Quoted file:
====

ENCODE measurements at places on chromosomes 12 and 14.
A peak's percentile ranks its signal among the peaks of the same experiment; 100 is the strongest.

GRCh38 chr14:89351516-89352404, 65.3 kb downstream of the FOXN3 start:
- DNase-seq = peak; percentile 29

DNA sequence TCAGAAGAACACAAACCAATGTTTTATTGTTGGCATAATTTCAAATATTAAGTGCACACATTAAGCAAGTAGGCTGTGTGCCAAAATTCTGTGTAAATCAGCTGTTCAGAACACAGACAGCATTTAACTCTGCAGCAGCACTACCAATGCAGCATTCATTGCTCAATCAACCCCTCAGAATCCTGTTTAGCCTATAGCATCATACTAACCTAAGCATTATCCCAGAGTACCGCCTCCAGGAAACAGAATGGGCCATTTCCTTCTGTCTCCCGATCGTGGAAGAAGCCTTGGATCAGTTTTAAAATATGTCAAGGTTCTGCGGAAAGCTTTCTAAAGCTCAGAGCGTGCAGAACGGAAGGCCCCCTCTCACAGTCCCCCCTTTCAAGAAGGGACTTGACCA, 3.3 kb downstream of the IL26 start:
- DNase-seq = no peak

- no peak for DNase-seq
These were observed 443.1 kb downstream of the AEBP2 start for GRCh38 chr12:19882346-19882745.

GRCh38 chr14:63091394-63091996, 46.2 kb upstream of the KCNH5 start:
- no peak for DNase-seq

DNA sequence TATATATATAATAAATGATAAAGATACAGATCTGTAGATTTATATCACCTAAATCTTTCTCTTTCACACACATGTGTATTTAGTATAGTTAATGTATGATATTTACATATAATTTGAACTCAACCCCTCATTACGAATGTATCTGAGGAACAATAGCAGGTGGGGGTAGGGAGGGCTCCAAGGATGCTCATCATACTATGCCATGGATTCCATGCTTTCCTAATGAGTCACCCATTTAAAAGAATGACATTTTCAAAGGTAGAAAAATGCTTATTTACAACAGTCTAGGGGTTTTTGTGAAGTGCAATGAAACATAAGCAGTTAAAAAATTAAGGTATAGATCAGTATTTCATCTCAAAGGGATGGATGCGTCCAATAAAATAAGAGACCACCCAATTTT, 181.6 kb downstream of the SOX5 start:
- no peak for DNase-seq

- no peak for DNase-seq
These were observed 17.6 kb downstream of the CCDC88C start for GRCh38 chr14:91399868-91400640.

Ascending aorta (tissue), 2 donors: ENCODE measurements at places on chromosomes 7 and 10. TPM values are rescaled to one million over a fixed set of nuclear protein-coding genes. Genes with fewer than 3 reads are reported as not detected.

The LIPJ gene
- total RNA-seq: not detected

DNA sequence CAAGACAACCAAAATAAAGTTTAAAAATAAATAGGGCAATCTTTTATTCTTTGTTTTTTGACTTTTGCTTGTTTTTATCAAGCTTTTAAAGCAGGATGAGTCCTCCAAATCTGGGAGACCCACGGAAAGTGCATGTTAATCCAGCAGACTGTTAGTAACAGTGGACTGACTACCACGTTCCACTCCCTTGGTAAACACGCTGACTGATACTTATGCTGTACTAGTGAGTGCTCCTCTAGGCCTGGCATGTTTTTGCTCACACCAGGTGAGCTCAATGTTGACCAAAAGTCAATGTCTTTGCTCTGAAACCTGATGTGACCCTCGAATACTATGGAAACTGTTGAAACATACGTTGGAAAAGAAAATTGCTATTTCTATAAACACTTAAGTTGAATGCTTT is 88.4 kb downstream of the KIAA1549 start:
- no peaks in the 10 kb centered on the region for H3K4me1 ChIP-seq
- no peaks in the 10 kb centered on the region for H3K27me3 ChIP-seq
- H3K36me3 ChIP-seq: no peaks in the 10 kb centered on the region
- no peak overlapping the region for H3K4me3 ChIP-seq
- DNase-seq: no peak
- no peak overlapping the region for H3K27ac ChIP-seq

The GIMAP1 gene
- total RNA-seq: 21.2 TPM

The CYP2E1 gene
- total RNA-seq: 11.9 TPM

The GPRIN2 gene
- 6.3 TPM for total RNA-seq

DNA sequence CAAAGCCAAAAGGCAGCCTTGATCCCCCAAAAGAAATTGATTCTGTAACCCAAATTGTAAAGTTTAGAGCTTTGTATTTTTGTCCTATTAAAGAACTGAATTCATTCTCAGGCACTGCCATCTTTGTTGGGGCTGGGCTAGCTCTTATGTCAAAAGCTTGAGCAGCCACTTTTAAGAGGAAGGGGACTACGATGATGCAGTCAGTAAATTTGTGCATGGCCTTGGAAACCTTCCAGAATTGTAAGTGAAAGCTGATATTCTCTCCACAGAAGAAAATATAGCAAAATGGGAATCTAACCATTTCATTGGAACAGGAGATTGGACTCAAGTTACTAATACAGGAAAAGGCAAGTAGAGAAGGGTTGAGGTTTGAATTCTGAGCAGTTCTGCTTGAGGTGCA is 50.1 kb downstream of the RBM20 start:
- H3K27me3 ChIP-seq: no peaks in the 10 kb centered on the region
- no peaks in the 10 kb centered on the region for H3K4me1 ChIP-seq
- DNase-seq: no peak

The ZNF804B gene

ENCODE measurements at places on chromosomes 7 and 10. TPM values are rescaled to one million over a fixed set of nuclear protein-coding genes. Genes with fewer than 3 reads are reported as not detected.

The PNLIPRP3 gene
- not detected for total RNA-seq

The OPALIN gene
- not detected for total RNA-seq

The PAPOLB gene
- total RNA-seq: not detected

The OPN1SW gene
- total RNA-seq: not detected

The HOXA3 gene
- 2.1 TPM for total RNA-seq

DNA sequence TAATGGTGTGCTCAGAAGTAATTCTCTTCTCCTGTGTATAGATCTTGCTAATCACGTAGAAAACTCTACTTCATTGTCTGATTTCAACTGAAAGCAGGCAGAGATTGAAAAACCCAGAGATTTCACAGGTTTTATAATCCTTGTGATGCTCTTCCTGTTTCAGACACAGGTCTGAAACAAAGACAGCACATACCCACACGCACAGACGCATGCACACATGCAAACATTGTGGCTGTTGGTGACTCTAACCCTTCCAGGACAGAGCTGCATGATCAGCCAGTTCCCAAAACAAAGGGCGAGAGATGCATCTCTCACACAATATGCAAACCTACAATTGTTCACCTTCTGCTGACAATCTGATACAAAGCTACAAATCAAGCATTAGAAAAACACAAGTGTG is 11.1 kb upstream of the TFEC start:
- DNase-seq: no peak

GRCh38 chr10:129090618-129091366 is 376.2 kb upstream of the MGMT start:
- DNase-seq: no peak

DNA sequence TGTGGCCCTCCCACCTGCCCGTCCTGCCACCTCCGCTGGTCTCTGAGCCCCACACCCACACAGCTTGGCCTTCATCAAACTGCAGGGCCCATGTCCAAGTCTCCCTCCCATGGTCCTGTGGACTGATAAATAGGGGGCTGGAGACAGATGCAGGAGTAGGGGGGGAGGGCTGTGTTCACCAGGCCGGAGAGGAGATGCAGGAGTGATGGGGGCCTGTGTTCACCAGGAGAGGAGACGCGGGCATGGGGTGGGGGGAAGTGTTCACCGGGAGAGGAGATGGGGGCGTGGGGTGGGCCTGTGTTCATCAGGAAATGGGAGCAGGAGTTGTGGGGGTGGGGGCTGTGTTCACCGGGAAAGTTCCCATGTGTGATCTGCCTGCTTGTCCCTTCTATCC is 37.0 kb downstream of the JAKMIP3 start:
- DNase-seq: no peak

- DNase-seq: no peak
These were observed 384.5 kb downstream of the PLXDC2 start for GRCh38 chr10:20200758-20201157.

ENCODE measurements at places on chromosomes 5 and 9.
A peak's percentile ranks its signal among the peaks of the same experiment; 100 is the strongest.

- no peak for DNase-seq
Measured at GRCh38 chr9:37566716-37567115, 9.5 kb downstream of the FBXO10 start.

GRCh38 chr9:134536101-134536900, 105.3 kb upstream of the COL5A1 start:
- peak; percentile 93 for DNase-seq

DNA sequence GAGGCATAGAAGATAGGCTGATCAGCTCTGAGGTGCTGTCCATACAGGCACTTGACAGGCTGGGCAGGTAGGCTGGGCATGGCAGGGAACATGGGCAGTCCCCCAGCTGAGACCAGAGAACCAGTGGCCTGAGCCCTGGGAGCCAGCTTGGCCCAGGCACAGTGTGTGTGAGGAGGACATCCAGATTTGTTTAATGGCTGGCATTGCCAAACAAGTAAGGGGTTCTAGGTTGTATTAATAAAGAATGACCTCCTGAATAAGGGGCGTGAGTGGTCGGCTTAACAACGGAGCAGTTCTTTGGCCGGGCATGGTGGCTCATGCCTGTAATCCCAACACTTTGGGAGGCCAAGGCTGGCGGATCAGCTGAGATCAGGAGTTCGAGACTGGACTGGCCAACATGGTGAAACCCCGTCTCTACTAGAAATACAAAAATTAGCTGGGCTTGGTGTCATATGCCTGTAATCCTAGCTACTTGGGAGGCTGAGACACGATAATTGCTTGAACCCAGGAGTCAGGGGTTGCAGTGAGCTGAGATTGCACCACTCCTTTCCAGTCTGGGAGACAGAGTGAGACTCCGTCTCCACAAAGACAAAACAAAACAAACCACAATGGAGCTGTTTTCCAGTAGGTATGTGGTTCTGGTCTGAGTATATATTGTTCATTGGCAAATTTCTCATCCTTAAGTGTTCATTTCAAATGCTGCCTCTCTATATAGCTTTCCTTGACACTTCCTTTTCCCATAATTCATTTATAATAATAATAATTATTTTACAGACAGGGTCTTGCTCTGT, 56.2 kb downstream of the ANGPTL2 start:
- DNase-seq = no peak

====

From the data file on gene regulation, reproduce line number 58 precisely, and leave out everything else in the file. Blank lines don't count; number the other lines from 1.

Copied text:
Measured at GRCh38 chr9:37566716-37567115, 9.5 kb downstream of the FBXO10 start.